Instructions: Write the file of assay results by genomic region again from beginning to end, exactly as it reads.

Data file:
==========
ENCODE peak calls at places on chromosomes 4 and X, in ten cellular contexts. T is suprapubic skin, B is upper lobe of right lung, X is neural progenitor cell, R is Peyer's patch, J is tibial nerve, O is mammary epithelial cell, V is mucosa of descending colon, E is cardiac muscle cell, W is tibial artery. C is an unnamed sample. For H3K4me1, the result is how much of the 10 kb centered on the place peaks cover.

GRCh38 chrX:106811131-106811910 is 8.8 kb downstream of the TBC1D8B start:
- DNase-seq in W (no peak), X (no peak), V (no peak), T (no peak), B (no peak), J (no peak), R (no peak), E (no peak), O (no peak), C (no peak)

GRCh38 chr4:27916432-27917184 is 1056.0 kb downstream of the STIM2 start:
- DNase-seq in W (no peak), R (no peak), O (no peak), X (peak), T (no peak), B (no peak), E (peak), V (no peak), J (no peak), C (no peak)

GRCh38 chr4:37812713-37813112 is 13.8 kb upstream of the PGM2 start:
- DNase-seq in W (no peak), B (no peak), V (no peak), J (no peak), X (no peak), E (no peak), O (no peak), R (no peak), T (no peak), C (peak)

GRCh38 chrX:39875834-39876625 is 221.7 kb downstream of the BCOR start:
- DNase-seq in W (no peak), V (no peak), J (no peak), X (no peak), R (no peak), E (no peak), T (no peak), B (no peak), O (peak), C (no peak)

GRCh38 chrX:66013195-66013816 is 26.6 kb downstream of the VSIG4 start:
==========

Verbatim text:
ENCODE peak calls at places on chromosomes 4 and X, in ten cellular contexts. T is suprapubic skin, B is upper lobe of right lung, X is neural progenitor cell, R is Peyer's patch, J is tibial nerve, O is mammary epithelial cell, V is mucosa of descending colon, E is cardiac muscle cell, W is tibial artery. C is an unnamed sample. For H3K4me1, the result is how much of the 10 kb centered on the place peaks cover.

GRCh38 chrX:106811131-106811910 is 8.8 kb downstream of the TBC1D8B start:
- DNase-seq in W (no peak), X (no peak), V (no peak), T (no peak), B (no peak), J (no peak), R (no peak), E (no peak), O (no peak), C (no peak)

GRCh38 chr4:27916432-27917184 is 1056.0 kb downstream of the STIM2 start:
- DNase-seq in W (no peak), R (no peak), O (no peak), X (peak), T (no peak), B (no peak), E (peak), V (no peak), J (no peak), C (no peak)

GRCh38 chr4:37812713-37813112 is 13.8 kb upstream of the PGM2 start:
- DNase-seq in W (no peak), B (no peak), V (no peak), J (no peak), X (no peak), E (no peak), O (no peak), R (no peak), T (no peak), C (peak)

GRCh38 chrX:39875834-39876625 is 221.7 kb downstream of the BCOR start:
- DNase-seq in W (no peak), V (no peak), J (no peak), X (no peak), R (no peak), E (no peak), T (no peak), B (no peak), O (peak), C (no peak)

GRCh38 chrX:66013195-66013816 is 26.6 kb downstream of the VSIG4 start: